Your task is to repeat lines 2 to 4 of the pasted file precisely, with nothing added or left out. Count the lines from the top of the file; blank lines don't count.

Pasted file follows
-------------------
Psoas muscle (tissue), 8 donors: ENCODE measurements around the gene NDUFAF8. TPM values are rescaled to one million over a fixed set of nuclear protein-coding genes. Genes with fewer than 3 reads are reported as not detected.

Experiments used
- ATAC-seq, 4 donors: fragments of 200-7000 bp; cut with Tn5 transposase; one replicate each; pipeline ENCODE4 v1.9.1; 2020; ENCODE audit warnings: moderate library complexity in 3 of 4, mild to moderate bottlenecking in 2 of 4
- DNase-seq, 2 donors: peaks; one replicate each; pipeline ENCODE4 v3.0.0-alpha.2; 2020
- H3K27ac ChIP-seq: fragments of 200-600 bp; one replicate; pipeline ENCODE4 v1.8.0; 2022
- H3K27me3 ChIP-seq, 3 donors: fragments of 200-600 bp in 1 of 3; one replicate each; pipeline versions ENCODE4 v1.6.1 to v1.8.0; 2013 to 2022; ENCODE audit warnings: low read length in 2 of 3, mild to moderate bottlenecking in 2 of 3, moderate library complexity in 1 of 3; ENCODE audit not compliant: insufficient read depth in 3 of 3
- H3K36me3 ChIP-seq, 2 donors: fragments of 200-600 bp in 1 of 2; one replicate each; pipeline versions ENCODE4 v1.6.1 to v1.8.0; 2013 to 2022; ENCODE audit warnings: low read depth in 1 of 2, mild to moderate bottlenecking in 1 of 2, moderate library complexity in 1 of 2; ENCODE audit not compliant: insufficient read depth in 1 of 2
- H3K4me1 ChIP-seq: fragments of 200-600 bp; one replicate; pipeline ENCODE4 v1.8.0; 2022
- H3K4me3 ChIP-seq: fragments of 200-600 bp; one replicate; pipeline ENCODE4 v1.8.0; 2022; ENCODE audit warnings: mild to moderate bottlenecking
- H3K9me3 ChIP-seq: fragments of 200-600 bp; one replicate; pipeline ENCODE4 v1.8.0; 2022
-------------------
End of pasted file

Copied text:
Experiments used
- ATAC-seq, 4 donors: fragments of 200-7000 bp; cut with Tn5 transposase; one replicate each; pipeline ENCODE4 v1.9.1; 2020; ENCODE audit warnings: moderate library complexity in 3 of 4, mild to moderate bottlenecking in 2 of 4
- DNase-seq, 2 donors: peaks; one replicate each; pipeline ENCODE4 v3.0.0-alpha.2; 2020